The new Education Act is being hailed for addressing bullying, and raising the permitted ages for dropping out of school and accessing free public education.
Speaking to news media in Red Deer on Wednesday, Premier Alison Redford said the act addresses parental roles, as well as the roles of student and parent councils.
“We’re really proud of the work that’s being done with bullying,” said Redford. “It really broadly defines bullying and we know how unfortunate circumstances can be and how important it is to be able to do that.”
The act speaks to teachers, school boards and parent councils working together on delivering better curriculum, she said.
“It’s really foundational. You don’t pass an Education Act every year,” said Redford.
“This is something you put in place because you really do think it will define what the future of the province will look like and how you want to educate your kids, how you want your schools to be organized.”
The Education Act replaces the School Act, which had been around for more than 20 years. It was passed in the legislature on Monday.
Red Deer Public Schools officials are heralding the new Education Act for raising the mandatory age of attendance to 17 from 16 years old.
It also increases the age at which students can still access free education, particularly if they want to complete high school. That age rose to 21 from 19.
Chairman Lawrence Lee said that district officials always thought that the age of 16 was too low to allow teens to drop out.
Increasing the age for free education is a great idea, he added.
The public school district is working with Red Deer College on a potential pilot project where students up to 21 would be able to do programs like welding or robotics at the college.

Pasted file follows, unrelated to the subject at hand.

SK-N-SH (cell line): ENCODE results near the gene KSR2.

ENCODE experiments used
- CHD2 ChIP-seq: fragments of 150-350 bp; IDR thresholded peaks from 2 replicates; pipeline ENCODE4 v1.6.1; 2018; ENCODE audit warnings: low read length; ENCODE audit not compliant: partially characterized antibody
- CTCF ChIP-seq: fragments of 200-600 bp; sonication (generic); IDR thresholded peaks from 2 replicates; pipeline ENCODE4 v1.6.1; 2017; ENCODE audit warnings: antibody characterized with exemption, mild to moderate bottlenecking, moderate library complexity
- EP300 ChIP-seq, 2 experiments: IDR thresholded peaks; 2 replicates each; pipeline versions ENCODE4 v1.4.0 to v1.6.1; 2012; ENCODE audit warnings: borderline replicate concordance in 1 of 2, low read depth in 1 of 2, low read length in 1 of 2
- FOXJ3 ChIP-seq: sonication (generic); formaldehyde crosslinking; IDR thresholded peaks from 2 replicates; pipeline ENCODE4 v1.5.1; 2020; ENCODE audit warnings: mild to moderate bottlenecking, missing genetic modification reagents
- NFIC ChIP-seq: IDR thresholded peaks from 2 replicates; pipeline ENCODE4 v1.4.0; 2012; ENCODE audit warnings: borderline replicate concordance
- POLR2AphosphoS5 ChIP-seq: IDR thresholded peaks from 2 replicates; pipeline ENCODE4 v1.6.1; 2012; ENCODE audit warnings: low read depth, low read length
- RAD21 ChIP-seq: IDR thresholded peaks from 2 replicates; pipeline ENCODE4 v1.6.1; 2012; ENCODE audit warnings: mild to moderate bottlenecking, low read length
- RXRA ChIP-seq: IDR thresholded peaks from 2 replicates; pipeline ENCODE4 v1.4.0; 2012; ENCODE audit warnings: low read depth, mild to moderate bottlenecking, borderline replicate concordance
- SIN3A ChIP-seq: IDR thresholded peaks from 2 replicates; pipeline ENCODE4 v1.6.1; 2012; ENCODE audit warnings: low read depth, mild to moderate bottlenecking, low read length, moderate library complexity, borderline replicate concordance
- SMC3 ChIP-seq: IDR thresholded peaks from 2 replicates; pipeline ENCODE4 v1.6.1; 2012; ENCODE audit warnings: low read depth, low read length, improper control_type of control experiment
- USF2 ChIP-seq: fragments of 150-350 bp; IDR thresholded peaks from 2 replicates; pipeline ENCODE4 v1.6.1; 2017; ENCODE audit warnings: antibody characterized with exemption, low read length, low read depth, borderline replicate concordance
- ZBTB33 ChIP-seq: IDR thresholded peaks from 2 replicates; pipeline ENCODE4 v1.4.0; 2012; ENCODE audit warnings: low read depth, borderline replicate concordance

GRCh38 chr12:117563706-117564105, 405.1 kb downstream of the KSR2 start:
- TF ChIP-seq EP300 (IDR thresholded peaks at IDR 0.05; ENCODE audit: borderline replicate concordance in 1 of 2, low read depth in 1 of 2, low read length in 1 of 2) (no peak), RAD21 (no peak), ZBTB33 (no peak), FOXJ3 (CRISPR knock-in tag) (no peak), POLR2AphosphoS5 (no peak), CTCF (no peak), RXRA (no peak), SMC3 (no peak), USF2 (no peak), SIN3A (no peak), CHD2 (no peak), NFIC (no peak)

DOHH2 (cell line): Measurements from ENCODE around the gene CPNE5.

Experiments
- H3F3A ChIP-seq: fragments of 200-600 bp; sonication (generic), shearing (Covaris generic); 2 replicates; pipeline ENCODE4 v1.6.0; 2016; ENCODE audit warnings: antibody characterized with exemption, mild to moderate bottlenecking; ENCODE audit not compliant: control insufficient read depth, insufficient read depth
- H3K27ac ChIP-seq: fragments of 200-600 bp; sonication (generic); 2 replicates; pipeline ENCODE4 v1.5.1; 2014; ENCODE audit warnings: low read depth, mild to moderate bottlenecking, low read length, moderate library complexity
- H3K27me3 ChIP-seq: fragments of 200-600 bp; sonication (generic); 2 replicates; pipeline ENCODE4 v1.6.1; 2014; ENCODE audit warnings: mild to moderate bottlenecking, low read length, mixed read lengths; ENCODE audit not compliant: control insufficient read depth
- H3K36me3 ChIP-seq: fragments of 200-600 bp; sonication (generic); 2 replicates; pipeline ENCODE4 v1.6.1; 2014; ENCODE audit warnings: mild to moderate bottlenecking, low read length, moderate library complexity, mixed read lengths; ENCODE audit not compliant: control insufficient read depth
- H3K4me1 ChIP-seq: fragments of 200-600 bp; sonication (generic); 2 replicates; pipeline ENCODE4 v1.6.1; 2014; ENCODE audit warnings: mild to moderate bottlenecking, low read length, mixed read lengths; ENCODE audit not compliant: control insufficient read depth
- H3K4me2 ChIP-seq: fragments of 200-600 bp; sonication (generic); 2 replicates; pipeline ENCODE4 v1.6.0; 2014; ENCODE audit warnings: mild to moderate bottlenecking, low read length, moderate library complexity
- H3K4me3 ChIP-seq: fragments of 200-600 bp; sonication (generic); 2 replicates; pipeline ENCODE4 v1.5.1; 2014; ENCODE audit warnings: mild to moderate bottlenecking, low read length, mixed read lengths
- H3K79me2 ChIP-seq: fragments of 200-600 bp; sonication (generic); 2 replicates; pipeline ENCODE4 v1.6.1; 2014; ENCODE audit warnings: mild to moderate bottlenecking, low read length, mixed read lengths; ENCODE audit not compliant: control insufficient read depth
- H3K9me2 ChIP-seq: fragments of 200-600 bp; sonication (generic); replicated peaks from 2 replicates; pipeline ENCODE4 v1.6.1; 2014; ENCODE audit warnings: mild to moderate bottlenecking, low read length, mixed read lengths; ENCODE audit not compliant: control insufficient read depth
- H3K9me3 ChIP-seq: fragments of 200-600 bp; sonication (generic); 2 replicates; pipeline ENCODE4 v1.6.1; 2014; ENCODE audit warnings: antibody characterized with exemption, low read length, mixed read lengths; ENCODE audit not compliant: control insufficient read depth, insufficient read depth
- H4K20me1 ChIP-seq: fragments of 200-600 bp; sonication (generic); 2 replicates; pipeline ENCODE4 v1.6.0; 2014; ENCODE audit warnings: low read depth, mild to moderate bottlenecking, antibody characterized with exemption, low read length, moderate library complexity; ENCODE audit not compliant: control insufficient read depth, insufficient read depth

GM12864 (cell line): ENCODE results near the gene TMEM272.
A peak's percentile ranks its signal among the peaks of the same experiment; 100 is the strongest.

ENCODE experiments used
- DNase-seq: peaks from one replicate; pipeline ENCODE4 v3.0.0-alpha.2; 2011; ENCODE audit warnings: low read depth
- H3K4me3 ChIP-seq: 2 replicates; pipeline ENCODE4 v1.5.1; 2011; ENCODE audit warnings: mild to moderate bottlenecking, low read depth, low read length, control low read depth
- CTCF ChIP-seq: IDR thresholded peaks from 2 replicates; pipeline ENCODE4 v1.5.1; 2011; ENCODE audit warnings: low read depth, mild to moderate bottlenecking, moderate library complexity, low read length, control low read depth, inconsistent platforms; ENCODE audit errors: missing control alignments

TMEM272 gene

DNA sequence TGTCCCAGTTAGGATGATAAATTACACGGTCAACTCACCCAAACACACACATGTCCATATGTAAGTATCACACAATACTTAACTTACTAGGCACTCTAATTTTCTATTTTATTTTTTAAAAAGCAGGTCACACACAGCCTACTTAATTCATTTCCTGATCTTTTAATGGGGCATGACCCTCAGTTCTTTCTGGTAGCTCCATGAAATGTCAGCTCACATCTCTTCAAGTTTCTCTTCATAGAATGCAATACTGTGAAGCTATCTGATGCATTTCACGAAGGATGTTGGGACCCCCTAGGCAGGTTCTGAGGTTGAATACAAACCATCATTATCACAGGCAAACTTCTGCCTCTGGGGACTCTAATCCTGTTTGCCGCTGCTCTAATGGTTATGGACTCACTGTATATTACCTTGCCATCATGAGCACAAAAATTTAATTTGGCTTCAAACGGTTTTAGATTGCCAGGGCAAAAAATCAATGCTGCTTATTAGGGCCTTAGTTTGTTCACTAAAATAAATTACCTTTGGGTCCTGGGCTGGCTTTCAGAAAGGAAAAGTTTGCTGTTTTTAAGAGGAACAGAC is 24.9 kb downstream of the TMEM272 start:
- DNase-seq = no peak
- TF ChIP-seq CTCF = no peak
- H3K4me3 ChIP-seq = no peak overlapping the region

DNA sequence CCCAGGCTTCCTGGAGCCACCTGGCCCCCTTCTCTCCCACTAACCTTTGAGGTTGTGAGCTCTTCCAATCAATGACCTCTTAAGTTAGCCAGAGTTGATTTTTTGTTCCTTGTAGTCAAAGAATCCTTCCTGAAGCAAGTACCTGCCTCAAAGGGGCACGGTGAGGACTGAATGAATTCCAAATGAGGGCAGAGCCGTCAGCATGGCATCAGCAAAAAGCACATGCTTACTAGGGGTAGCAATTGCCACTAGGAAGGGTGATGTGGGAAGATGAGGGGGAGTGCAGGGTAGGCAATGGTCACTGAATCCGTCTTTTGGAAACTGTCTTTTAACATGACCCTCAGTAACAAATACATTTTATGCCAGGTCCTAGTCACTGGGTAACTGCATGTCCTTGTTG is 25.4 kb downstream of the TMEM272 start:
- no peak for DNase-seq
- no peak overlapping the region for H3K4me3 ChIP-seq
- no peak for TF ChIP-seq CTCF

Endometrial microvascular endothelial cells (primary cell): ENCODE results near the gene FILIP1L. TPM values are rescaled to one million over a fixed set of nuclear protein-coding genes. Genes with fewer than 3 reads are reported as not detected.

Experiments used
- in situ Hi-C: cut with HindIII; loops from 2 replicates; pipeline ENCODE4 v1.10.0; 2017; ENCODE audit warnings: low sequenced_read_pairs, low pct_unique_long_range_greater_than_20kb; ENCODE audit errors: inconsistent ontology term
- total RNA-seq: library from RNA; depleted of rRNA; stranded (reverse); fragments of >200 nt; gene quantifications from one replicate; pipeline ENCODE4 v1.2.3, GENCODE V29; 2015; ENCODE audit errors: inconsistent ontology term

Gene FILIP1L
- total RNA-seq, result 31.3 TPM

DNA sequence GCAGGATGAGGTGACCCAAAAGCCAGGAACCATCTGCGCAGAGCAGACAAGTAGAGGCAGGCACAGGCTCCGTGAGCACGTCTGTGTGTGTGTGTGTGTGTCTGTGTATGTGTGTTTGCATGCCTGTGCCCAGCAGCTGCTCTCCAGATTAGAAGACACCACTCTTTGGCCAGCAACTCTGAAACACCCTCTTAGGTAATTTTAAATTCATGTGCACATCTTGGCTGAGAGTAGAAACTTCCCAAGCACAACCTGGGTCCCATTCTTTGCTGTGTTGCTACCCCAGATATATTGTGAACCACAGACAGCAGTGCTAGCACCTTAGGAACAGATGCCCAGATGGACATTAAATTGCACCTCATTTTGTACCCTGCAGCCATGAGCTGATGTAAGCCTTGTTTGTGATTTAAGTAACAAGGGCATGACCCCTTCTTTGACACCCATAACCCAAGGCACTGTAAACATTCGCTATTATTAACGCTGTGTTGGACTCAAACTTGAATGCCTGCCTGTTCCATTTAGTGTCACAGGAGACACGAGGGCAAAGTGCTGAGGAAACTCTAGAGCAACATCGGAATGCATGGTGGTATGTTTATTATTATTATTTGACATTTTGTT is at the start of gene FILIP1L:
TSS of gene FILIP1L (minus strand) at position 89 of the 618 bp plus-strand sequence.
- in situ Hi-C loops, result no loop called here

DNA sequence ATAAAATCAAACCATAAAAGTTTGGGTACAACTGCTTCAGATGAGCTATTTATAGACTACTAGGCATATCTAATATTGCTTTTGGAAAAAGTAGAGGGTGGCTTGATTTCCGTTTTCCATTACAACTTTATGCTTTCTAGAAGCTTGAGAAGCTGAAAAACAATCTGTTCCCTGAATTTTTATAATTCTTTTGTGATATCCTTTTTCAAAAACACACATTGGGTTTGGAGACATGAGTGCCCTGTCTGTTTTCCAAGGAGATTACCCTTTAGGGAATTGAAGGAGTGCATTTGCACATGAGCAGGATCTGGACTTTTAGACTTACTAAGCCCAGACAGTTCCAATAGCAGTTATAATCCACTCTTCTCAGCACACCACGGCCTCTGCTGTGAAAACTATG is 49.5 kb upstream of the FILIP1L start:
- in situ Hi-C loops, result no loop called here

“Education is a constantly evolving system and the new act reflects the significance of local governance and its ability to be flexible to the diverse and unique needs that many of the communities in Alberta reflect,” said Lee, who was formally introduced by Red Deer North MLA Mary-Anne Jablonski during last week’s opening of Education Act talks in the legislature.
Adriana LaGrange, chairwoman of Red Deer Catholic Regional Schools, said she’s overall impressed with the act because it highlights the strengths of the education system and it brings it in line with the 21st century.
It’s the first legislation in Canada to formally recognize the role of parents as a child’s first and most important teacher.
LaGrange also applauds the new act for giving schools boards and divisions more flexibility in doing the best for each and every child, including those with specialized needs.
The act also focuses on schools being a safe place, including addressing bullying. Specifics on bullying will be addressed in supporting regulations.
Those regulations will likely be developed over a couple of years, said LaGrange.
The province says it needs time for both the department and stakeholders to undertake extensive reviews necessary to align applicable policies, procedures and practices following the review of regulations.
Larry Jacobs, superintendent for Wolf Creek Public Schools in Ponoka, supports the new framework around anti-social behaviour, which calls for school divisions, parents and others in the education system to be proactive about behaviours like bullying.
Jacobs also applauded the move to allow school boards to have natural persons powers.
Natural person powers provide school boards with the authority to do any legal thing a natural person may do except when specifically prohibited by the act or by regulations. Natural person powers give boards more administrative flexibility to deliver educational programming.
Jacobs said that boards can now do anything except what will be prohibited under the Education Act. It will set out certain parameters within the weeks and months ahead, he added.
He also likes that the age limit for access to publicly-funded education has been increased to include individuals younger than 21 as of Sept. 1.
“We do have a lot of students who leave school and they go to work, and then they realize they want to go back to school. They would have had to pay quite an increase in fees.”
It’s also nice for students who attend outreach schools, such as in the case of some single mothers who may need to go to school longer, Jacobs said.